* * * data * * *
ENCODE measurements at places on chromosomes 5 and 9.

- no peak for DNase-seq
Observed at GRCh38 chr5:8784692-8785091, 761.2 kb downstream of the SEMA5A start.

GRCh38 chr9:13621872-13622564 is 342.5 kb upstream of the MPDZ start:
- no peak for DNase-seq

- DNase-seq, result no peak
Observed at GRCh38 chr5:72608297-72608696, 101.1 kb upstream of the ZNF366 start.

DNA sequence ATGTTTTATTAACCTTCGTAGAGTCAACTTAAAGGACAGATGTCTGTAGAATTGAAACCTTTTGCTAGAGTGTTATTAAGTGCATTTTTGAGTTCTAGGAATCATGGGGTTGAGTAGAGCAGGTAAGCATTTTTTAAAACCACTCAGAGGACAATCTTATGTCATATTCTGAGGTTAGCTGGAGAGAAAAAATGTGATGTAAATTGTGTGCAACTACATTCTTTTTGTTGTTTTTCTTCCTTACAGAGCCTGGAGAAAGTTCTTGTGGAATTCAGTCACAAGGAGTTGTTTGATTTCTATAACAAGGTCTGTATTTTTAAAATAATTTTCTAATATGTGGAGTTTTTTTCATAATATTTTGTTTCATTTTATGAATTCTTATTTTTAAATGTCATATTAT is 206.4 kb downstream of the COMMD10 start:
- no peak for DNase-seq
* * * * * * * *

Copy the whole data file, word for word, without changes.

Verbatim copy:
ENCODE measurements at places on chromosomes 5 and 9.

- no peak for DNase-seq
Observed at GRCh38 chr5:8784692-8785091, 761.2 kb downstream of the SEMA5A start.

GRCh38 chr9:13621872-13622564 is 342.5 kb upstream of the MPDZ start:
- no peak for DNase-seq

- DNase-seq, result no peak
Observed at GRCh38 chr5:72608297-72608696, 101.1 kb upstream of the ZNF366 start.

DNA sequence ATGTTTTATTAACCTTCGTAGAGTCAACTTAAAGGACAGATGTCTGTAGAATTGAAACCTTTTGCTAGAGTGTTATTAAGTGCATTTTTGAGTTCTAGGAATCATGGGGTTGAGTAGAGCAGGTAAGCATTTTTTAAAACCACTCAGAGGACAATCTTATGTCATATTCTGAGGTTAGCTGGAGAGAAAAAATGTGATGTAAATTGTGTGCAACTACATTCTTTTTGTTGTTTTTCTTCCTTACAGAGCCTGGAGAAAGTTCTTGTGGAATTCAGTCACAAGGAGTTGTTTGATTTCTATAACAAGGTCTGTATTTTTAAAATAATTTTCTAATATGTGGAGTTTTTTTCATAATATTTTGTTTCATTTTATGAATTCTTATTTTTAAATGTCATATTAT is 206.4 kb downstream of the COMMD10 start:
- no peak for DNase-seq